The other day, I accidentally cut the power cable on my lawnmower (you can guess how).

I later repaired the cable by stripping off the cable coating and wrapping the relevant wires around one another. I then "bandaged" it back up using electrical tape.

Problem is: If you put strain on the cable by extending it to its full length, the electrical tape loosens and the wires unwrap, causing it to break.

What can I do to strengthen the cable? Is there something I can do to make sure that the two cable parts stay together?

  • Depending on the type of cord, NEC 400.9 -> 110.14(B).
    – Tester101
    May 26, 2015 at 20:01

4 Answers 4


The usual official blessed method here is to replace the whole cable. Odds are excellent that your mower manual says that. So, officially and for maximum safety, that is what you should do.

If you are going to do otherwise, you need both a better repair method and to isolate the functions of the repair - part one being the strain relief or physical end to end strength, part two being the electrical connections.

Staying close to your current methodology, you could overlap the cords by roughly 24 inches and tape the center 12" firmly together (that being the physical strength connection) then loop the free ends back to make the electrical connection using wire nuts of a size appropriate for the conductors in the cord, or a soldered connection, or a crimp connection, and then tape that whole mess up. Twisting and taping is not really a sufficient splice method.

Practically speaking, if you need the full length of the cord (the problem raised in your question suggests that you do), you won't have it anymore - so that takes you back to "replace it."

One reason that this sort of repair/splice is officially frowned upon (other than potential poor workmanship exposing connections) is that the cord does not cool as well where it's bundled together, so it can overheat, especially if (as is too common) it's rather near its limits when in good repair.

A more involved repair can be done by using hollow braided rope as the physical strength connection. Yellow polypropylene seems to to be the most common form of this seen in the wild. If you push on it, it gets larger in diameter, and can be slipped over a cable, and with a bit of help from something like a pen or pencil you can expand the holes in the mesh enough to slip the cut end of the cable through the side. If you use something like a 4 foot section of rope and slip the cables in 18-22 inches before poking them out the side, you can get a nice long grip on the cable , and make your electrical splice in the sections that are outside the rope - while the rope will provide the end-to-end strength. Once in place, smooth the rope down to stretch it to maximum length on the cables, then tape it firmly in place.

A final alternative is to put a plug on the cut end of the cord attached to the mower, and a receptacle on the one attached to the plug. Use twist-locks, or use normal extension cord strain relief methods.


For a quick & temporary fix, tie a knot around the spliced portion. That will prevent there from being any tension on the splice. (You can also use a knot to take the strain off of multiple extension cords that are connected).

But seriously, just replace the power cable.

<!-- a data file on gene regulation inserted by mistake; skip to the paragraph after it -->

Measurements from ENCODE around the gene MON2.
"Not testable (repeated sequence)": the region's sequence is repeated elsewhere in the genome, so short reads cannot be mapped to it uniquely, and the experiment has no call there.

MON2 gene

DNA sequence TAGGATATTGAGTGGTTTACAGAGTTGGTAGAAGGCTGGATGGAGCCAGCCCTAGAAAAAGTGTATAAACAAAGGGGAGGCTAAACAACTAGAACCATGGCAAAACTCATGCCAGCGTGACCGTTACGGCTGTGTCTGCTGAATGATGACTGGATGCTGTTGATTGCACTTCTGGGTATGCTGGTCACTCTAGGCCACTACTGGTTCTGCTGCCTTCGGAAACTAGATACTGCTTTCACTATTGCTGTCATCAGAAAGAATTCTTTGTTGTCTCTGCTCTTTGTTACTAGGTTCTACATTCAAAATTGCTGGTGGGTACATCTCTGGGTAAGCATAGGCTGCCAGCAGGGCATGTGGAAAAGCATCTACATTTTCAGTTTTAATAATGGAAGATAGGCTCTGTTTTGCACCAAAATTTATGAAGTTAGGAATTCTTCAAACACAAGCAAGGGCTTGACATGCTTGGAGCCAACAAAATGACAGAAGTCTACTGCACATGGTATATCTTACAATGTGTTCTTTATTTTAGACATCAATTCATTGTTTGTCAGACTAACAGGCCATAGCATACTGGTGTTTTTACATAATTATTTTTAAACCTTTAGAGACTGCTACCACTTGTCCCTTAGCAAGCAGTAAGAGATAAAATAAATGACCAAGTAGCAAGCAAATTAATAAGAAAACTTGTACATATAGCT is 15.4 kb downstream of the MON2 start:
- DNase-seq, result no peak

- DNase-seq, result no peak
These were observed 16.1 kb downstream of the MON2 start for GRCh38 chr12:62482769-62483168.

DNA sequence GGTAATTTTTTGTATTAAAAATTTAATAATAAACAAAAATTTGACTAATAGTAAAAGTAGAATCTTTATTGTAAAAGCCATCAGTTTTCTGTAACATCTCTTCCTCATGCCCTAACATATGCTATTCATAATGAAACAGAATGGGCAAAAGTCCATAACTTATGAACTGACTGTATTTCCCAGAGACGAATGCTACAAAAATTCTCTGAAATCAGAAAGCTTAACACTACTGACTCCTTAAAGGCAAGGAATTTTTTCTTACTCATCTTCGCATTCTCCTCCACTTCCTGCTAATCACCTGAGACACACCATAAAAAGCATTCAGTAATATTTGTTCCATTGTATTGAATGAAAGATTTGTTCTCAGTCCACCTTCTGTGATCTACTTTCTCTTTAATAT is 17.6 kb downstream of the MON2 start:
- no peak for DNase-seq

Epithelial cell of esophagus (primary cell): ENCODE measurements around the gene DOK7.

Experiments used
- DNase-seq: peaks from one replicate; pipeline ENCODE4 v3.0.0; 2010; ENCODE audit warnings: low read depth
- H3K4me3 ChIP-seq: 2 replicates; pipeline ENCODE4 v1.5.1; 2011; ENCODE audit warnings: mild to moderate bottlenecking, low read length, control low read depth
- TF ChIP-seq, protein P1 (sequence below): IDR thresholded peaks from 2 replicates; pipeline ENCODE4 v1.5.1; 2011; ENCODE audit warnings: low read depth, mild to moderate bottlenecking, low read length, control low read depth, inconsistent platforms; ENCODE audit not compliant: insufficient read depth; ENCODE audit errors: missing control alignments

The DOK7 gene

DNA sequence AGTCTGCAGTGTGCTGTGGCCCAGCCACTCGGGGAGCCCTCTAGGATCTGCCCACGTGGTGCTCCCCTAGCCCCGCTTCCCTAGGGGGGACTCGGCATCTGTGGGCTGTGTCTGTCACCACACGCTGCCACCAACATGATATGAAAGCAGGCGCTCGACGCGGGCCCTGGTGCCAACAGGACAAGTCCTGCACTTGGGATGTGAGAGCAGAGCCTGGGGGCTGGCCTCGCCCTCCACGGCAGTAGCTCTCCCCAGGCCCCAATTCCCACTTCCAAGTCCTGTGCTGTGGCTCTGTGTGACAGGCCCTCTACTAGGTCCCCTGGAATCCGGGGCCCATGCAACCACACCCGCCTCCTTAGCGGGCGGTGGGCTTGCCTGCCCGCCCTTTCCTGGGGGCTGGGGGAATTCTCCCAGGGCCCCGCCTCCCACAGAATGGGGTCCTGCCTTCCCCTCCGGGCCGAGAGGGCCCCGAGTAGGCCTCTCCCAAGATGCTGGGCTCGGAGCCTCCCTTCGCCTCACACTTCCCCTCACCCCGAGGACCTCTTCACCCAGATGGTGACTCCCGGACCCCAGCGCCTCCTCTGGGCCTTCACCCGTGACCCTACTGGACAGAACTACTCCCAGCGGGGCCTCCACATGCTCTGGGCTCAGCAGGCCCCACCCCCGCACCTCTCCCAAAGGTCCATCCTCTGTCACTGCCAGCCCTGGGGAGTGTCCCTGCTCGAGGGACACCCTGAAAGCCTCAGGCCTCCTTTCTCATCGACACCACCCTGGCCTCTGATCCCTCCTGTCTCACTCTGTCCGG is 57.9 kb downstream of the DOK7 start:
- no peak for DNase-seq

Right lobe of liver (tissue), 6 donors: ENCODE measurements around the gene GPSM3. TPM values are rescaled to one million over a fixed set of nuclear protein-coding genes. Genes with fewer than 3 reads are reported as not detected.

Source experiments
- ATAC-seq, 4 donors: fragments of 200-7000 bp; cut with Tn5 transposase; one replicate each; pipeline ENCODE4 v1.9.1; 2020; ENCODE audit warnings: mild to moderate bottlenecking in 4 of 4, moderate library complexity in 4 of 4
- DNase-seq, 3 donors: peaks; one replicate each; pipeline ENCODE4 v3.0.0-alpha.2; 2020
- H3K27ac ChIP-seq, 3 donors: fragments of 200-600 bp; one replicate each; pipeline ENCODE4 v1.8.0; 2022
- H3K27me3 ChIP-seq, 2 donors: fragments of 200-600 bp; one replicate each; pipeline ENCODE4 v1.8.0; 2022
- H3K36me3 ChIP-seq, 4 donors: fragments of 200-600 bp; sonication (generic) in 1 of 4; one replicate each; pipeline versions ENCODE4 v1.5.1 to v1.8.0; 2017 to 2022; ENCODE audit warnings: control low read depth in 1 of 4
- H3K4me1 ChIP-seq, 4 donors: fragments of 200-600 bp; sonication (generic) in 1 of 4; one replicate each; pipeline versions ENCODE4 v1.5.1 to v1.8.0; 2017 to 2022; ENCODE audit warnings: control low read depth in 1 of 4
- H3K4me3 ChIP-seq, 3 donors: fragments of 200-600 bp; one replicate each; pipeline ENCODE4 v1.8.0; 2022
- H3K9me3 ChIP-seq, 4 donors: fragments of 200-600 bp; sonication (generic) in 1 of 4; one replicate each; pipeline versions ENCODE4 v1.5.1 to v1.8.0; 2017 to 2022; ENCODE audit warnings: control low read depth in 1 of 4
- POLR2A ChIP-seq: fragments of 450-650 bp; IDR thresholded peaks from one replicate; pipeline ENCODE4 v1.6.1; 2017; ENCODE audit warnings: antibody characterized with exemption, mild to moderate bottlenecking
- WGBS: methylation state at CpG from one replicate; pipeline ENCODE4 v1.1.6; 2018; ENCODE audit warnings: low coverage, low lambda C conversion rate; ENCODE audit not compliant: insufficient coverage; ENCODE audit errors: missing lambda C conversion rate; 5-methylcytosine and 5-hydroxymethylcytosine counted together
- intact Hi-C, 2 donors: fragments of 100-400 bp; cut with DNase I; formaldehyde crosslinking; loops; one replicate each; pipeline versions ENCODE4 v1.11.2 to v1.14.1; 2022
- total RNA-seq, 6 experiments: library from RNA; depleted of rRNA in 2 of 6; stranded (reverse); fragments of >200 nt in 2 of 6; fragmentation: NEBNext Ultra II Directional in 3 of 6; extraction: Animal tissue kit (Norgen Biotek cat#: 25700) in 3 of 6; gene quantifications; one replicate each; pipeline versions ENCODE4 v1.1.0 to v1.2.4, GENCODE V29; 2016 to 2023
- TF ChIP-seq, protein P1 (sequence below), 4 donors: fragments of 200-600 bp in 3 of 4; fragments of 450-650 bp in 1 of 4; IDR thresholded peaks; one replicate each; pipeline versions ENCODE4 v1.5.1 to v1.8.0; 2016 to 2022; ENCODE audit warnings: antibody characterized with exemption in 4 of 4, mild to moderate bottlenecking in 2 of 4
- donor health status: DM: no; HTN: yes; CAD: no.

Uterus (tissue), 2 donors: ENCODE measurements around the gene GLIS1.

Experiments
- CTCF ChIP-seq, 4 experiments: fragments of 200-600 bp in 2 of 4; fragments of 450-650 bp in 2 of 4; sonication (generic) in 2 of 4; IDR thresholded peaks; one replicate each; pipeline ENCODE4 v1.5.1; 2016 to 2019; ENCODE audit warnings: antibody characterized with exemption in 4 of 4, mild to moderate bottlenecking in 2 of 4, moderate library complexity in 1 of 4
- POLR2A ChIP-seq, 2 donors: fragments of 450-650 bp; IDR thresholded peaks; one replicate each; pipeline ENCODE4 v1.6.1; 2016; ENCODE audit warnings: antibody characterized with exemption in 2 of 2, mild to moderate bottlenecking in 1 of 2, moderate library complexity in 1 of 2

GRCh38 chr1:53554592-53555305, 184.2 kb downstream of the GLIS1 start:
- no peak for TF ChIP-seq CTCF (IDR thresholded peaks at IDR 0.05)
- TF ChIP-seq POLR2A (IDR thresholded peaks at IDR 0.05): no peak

What can I do to strengthen the cable? Is there something I can do to make sure that the two cable parts stay together?

You can use a product intended for the purpose. Note strain relief clamps at each end.

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As most prior answers have pointed out, generally it is better to replace the cable.


I would just replace the cable to the mower. It wouldn't be that difficult to do.

The other option which is NOT recommended due to the fact that it's not considered safe and a proper repair would be to perhaps put a Heat Shrink Insulated Butt Splice in the cable. You can get them at electrical stores. They come in different sizes for different wire gauges. You basically take the ends of two wires and attach them with this butt splice in the middle. The heat shrink than on the outside can be heated with a heat gun to help with water not getting in. Than you could wrap in electrical tape. So you would need a crimper tool, a heat gun and tape. And it would not be safe, but I am sure is done often by home owners. As the other poster says tying a loose know in the cables is probably a really good idea, for strength.

So as you can see replacing the cord would probably be easier. Plus it gives you confidence to fix more and more broken household items!

  • 2
    They are rated in gauge size and all the ones I see online are rated for 600V. So he will indeed be able to find some that are 12 gauge and 600V rated. They say you may use them for automotive, marine, outdoor.... May 26, 2015 at 15:39
  • wiringproducts.com/… May 26, 2015 at 15:40
  • @Ecnerwal I'm fairly sure butt splice connectors are UL listed, though I'd have to search the white book to be sure.
    – Tester101
    May 26, 2015 at 16:24
  • @Janessa Butt splice connectors don't offer any form of strain relief. They'd hold better than tape, but not much.
    – Tester101
    May 26, 2015 at 16:26
  • @Tester101, I agree the tape isn't very good mechanical strain relief. It's a good point because I was assuming the butt splices would offer some help... May 27, 2015 at 4:07

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